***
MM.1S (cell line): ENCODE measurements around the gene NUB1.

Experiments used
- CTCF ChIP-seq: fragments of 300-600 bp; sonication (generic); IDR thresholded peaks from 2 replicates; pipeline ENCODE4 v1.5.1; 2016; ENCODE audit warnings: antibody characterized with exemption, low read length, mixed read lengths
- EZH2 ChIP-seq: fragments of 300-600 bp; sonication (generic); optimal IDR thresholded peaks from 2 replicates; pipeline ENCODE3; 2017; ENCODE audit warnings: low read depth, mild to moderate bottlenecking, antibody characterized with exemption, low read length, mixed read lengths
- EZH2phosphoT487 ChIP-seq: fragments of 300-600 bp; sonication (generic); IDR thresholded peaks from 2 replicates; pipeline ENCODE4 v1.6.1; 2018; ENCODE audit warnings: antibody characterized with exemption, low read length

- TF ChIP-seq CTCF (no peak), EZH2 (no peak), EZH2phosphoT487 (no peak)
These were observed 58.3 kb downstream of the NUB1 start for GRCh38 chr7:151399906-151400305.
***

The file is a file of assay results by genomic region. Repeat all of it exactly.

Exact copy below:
MM.1S (cell line): ENCODE measurements around the gene NUB1.

Experiments used
- CTCF ChIP-seq: fragments of 300-600 bp; sonication (generic); IDR thresholded peaks from 2 replicates; pipeline ENCODE4 v1.5.1; 2016; ENCODE audit warnings: antibody characterized with exemption, low read length, mixed read lengths
- EZH2 ChIP-seq: fragments of 300-600 bp; sonication (generic); optimal IDR thresholded peaks from 2 replicates; pipeline ENCODE3; 2017; ENCODE audit warnings: low read depth, mild to moderate bottlenecking, antibody characterized with exemption, low read length, mixed read lengths
- EZH2phosphoT487 ChIP-seq: fragments of 300-600 bp; sonication (generic); IDR thresholded peaks from 2 replicates; pipeline ENCODE4 v1.6.1; 2018; ENCODE audit warnings: antibody characterized with exemption, low read length

- TF ChIP-seq CTCF (no peak), EZH2 (no peak), EZH2phosphoT487 (no peak)
These were observed 58.3 kb downstream of the NUB1 start for GRCh38 chr7:151399906-151400305.